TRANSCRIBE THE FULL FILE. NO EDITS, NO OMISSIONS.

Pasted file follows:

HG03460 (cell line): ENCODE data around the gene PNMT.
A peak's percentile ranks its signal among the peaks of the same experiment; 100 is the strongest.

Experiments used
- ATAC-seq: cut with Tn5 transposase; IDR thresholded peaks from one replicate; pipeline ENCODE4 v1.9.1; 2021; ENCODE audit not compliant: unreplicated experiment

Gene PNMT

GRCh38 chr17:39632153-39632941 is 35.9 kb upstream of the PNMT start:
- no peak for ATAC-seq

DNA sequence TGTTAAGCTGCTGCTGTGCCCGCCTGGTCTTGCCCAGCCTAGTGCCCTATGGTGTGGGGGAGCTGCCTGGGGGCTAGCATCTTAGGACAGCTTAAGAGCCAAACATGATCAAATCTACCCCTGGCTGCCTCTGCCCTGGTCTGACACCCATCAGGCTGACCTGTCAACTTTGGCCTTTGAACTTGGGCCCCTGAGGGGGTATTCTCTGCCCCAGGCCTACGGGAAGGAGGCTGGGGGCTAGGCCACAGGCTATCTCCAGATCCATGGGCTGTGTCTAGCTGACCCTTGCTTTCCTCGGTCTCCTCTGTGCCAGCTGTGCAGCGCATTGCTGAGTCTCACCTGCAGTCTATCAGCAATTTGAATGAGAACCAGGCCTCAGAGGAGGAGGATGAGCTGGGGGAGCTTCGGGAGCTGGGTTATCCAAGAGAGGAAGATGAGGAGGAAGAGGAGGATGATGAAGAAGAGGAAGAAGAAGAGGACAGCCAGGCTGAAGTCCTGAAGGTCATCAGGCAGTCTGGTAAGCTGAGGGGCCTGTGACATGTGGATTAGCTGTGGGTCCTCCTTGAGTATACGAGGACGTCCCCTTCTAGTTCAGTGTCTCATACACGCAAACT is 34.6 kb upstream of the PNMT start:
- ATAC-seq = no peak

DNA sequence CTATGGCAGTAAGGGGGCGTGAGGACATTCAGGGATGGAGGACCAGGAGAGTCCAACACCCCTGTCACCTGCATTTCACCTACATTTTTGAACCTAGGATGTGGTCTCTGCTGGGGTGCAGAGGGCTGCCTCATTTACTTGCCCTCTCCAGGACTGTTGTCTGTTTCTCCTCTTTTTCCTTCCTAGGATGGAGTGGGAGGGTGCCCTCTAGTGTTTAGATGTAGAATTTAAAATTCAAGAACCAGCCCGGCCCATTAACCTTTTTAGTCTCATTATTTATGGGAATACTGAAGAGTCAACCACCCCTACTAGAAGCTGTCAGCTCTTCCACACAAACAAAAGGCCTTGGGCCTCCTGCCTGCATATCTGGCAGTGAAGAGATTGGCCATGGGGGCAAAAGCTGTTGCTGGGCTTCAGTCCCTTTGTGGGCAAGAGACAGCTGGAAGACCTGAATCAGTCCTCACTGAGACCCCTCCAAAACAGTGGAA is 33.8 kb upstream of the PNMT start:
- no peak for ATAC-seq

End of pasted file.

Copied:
HG03460 (cell line): ENCODE data around the gene PNMT.
A peak's percentile ranks its signal among the peaks of the same experiment; 100 is the strongest.

Experiments used
- ATAC-seq: cut with Tn5 transposase; IDR thresholded peaks from one replicate; pipeline ENCODE4 v1.9.1; 2021; ENCODE audit not compliant: unreplicated experiment

Gene PNMT

GRCh38 chr17:39632153-39632941 is 35.9 kb upstream of the PNMT start:
- no peak for ATAC-seq

DNA sequence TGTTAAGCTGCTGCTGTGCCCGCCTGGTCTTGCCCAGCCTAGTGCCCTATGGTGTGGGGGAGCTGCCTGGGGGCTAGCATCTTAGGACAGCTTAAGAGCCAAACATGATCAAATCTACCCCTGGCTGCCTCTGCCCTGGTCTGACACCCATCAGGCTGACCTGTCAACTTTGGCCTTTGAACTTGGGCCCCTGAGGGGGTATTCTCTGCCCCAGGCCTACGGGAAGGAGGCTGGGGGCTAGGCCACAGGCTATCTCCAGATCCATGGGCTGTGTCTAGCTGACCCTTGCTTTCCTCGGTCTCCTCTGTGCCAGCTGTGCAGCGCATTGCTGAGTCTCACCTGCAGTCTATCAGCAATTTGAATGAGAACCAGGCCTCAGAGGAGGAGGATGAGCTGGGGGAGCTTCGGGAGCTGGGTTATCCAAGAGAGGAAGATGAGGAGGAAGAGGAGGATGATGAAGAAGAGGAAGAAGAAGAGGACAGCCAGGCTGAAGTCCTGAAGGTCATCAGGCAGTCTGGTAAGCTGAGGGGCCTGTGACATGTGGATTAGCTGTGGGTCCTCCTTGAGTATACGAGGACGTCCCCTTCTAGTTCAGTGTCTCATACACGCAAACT is 34.6 kb upstream of the PNMT start:
- ATAC-seq = no peak

DNA sequence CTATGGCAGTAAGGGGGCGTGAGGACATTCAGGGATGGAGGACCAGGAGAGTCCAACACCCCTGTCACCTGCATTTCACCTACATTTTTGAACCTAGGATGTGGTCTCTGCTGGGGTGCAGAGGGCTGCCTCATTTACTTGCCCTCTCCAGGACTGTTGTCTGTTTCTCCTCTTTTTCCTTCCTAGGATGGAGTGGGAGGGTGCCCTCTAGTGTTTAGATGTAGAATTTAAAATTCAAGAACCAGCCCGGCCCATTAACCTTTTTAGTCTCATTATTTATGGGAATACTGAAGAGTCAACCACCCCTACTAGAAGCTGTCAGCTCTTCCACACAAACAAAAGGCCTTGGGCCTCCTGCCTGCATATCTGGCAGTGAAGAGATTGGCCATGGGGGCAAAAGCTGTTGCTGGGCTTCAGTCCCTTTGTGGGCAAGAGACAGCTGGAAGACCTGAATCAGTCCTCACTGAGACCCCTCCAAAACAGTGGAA is 33.8 kb upstream of the PNMT start:
- no peak for ATAC-seq